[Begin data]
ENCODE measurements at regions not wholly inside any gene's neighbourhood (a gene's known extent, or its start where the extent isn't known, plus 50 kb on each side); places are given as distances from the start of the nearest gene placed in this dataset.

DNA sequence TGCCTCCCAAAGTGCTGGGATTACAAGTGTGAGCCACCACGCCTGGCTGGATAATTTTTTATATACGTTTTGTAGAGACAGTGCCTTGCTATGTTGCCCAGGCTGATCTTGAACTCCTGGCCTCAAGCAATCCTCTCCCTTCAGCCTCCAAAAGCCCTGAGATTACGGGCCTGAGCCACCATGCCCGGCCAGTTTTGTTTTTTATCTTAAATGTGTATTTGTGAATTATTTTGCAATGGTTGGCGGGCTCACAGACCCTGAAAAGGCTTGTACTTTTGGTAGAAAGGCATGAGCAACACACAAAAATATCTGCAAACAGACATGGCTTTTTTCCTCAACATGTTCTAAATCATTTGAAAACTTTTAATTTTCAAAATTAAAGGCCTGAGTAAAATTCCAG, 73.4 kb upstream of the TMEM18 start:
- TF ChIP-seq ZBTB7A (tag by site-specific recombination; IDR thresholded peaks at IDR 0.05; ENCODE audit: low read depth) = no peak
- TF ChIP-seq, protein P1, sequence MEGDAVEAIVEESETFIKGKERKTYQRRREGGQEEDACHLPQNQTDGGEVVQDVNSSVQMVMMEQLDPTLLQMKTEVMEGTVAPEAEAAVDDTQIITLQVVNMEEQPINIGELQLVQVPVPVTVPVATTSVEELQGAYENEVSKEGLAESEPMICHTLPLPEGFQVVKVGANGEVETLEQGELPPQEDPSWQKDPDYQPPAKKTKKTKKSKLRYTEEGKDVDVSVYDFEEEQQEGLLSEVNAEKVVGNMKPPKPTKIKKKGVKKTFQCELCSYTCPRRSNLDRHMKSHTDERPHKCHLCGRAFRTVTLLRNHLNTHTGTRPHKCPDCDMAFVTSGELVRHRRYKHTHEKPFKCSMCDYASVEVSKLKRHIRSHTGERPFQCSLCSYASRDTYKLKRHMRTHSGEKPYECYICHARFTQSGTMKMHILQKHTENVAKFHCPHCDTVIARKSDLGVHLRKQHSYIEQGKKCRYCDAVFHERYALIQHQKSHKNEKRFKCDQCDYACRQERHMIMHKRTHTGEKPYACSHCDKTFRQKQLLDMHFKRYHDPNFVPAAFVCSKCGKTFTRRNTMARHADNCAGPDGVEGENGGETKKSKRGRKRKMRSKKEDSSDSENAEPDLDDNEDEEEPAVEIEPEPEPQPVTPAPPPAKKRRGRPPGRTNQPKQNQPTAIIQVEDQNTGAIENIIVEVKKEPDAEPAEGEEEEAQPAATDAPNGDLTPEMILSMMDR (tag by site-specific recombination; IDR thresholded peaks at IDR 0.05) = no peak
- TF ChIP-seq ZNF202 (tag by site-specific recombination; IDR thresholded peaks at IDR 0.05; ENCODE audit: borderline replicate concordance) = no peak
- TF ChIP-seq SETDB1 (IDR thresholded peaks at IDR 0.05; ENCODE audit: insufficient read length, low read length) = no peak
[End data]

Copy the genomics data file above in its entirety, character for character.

ENCODE measurements at regions not wholly inside any gene's neighbourhood (a gene's known extent, or its start where the extent isn't known, plus 50 kb on each side); places are given as distances from the start of the nearest gene placed in this dataset.

DNA sequence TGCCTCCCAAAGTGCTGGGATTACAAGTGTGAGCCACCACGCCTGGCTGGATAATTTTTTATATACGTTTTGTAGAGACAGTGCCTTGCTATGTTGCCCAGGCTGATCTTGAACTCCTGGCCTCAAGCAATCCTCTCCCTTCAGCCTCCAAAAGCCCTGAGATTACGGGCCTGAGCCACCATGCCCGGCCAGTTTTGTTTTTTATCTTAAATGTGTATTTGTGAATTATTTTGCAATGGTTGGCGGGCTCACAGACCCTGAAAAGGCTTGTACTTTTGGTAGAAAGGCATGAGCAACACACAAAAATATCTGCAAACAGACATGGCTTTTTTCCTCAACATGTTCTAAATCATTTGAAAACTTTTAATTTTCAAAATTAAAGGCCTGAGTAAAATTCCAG, 73.4 kb upstream of the TMEM18 start:
- TF ChIP-seq ZBTB7A (tag by site-specific recombination; IDR thresholded peaks at IDR 0.05; ENCODE audit: low read depth) = no peak
- TF ChIP-seq, protein P1, sequence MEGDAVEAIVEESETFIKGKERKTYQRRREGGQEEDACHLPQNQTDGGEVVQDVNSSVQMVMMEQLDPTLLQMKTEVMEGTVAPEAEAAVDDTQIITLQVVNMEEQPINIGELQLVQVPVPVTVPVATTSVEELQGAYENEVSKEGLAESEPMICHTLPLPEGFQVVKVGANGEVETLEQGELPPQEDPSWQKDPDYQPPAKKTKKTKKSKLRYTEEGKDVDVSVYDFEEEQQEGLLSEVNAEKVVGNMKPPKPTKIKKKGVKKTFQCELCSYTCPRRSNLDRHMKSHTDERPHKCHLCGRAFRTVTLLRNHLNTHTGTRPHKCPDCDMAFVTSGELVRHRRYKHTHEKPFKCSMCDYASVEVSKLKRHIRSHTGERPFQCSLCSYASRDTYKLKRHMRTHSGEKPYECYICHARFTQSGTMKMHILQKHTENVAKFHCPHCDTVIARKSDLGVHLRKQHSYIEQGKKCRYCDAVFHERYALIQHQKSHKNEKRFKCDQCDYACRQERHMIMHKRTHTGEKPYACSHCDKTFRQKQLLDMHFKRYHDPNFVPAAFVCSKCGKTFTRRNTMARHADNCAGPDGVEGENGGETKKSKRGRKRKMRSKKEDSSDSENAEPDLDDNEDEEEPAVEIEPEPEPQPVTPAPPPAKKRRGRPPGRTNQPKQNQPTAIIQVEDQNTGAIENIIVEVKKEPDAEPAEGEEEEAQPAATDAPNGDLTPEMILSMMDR (tag by site-specific recombination; IDR thresholded peaks at IDR 0.05) = no peak
- TF ChIP-seq ZNF202 (tag by site-specific recombination; IDR thresholded peaks at IDR 0.05; ENCODE audit: borderline replicate concordance) = no peak
- TF ChIP-seq SETDB1 (IDR thresholded peaks at IDR 0.05; ENCODE audit: insufficient read length, low read length) = no peak